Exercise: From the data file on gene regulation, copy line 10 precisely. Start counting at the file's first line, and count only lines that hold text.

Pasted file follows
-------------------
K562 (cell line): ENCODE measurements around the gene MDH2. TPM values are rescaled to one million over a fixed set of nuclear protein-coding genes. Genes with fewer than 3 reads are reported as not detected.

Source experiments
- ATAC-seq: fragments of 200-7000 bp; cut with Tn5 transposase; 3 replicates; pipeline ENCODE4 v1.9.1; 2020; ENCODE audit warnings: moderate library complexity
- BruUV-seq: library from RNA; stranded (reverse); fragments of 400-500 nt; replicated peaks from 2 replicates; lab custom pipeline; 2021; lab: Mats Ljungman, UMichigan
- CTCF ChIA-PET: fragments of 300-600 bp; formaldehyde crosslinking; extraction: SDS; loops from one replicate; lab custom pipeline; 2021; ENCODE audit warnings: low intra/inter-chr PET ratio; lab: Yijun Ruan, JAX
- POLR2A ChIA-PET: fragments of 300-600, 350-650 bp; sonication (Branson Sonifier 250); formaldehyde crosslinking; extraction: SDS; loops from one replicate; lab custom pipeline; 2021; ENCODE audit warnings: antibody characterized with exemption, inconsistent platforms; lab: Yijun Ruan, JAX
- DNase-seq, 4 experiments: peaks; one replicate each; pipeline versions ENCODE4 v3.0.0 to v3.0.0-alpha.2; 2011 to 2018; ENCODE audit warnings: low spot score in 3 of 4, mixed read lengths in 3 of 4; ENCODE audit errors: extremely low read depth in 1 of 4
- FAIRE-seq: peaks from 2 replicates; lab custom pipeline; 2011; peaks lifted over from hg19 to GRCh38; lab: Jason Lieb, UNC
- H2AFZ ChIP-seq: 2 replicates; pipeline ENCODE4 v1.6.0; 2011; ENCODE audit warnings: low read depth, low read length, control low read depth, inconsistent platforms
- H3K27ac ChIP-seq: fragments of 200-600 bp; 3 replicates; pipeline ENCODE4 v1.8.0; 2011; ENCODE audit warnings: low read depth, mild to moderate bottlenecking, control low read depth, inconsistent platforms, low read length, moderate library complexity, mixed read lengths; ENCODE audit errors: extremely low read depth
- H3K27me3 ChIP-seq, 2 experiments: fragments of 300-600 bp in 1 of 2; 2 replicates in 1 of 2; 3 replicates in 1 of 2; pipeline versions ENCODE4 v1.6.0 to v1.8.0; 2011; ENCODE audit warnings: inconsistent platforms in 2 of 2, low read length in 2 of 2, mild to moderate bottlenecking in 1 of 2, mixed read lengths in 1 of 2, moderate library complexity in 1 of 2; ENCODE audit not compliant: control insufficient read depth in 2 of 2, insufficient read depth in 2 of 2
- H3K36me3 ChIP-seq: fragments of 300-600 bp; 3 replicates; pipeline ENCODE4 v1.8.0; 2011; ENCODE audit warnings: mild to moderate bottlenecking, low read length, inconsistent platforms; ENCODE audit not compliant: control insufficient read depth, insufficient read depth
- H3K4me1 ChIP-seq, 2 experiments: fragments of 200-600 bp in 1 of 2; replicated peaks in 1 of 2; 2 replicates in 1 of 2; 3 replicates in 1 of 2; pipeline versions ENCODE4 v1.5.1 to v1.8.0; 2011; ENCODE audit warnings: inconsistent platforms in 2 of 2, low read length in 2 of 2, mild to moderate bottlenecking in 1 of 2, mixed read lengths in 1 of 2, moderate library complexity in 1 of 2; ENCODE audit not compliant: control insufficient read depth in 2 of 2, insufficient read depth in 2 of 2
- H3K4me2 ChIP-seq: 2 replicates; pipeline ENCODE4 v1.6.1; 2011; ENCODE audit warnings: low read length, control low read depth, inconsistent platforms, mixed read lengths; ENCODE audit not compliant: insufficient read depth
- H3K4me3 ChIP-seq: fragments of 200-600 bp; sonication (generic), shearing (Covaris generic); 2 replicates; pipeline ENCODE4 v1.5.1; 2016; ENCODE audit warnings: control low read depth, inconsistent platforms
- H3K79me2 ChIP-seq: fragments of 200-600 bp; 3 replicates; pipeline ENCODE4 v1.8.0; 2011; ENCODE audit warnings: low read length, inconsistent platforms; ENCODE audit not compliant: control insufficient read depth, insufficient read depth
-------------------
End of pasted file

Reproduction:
- H3K27ac ChIP-seq: fragments of 200-600 bp; 3 replicates; pipeline ENCODE4 v1.8.0; 2011; ENCODE audit warnings: low read depth, mild to moderate bottlenecking, control low read depth, inconsistent platforms, low read length, moderate library complexity, mixed read lengths; ENCODE audit errors: extremely low read depth